For what it's worth, I think the citizens of Memphis love the Pyramid. It amazes me, especially now, when there is no official love for the building, how many ad-hoc images of the Pyramid you see around town - murals, paintings, photos, logos, etc. There's no doubt it should be a better Place -- and I think it can be as well -- but until then it's still in our visual sub-conscious. The Pyramid is part of Memphis, even if it's not yet a Place.


Anonymous MATAlac said...

This is seriously alarming. Like they've got some inside info that the Bass Pro Deal isn't going to happen, and they can't stand thinking about the pyramid sticking around to remind them.

To think of the embodied energy wasted in such an act, and how casual its tossed around gives me nothing but disenchantment for the design leaders of this city.

12:24 PM  
Blogger bob said...

PPS has no connection with the City. Nobody but Willie & Co has inside info, but it's easy to guess how the BPS deal will turn out.

Whatever was wrong with it in the first place, now that the Pyramid is an established and recognizable part of our skyline, it should NOT be torn down.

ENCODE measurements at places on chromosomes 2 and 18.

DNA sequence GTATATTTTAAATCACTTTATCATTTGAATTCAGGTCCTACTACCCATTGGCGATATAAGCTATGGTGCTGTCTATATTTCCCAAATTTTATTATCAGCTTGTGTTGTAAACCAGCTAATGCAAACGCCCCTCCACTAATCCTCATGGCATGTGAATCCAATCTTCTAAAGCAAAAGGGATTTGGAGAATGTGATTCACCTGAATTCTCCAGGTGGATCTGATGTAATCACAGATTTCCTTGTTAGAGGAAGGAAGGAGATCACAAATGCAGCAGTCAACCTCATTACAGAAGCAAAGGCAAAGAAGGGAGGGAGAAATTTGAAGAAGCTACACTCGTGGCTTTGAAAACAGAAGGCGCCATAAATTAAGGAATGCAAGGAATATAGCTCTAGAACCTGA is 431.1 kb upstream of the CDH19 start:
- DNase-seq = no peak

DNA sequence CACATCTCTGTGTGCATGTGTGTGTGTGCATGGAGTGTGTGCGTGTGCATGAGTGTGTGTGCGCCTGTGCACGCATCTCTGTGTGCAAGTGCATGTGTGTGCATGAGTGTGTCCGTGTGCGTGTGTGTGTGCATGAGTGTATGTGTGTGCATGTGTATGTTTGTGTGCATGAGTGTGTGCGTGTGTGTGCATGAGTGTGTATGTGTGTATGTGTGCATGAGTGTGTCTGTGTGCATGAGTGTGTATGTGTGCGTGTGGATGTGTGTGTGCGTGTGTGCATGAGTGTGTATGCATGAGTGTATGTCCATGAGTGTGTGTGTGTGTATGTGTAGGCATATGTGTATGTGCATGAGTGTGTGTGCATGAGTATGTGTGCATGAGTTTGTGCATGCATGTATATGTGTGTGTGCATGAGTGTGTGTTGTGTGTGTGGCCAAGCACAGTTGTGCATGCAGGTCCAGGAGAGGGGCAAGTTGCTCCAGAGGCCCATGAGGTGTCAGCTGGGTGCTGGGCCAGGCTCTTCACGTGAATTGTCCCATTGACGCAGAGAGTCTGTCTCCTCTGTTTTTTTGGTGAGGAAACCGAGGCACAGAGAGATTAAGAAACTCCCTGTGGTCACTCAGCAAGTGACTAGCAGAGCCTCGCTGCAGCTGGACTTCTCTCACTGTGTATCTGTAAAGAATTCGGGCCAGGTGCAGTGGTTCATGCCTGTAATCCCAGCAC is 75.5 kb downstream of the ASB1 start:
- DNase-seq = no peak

I sure think there have got to be better things to do with it than turn it into a megastore. And, knowing how this city operates, I totally discount any idea that BPS will be financially a net plus. That's not this city's track record. We bend over and spread 'em when it comes to negotiating these deals. Most likely, we'll be stuck with a megastore AND debt AND subsidies.

So I say: If it's going to cost us regardless then let's do something more interesting and worthy with it.

5:52 PM  
Blogger gatesofmemphis said...

Despite its official pedigree, the Pyramid is, and probably always was, a mutt. It's now closer to the eccentric, folk culture side of Memphis than the official side. Official Memphis has never been able to deal with mutts. They embarrass our serious efforts at being world-class.

If there's a good thing about the BPS deal (if it ever happens), it's that it would put something in there for a while. There's nothing like an empty building -- even if you can't tell it's empty -- to make Memphis want to crank up the bulldozer and swing the wrecking ball. But BPS would be a placeholder until the Pyramid finds its real purpose(s).

Demolition comments far aside, Fred Kent's placemaking process might help us find the more interesting and worthy uses for it.

12:42 AM  
Anonymous Anonymous said...

Years ago, a certain very talented songstress/stand-up bass player/actress who lives in Memphis suggested slapping solar panels on the Pyramid and exporting free electricity all over the place.

Sharp Manufacturing has a solar panel division out east... Why not?

9:20 AM  
Blogger gatesofmemphis said...

anonymous, that's a Memphis mashup and a great idea. Here's another'n. And they're not mutually exclusive. They can all coexist. But they take imagination and the ability to think of pieces, components, instead of monolithic, all or nothing projects. But official Memphis loves the one massive swoop that's going to fix the problems of Memphis, put us on the map, make us world-class, etc.

11:00 PM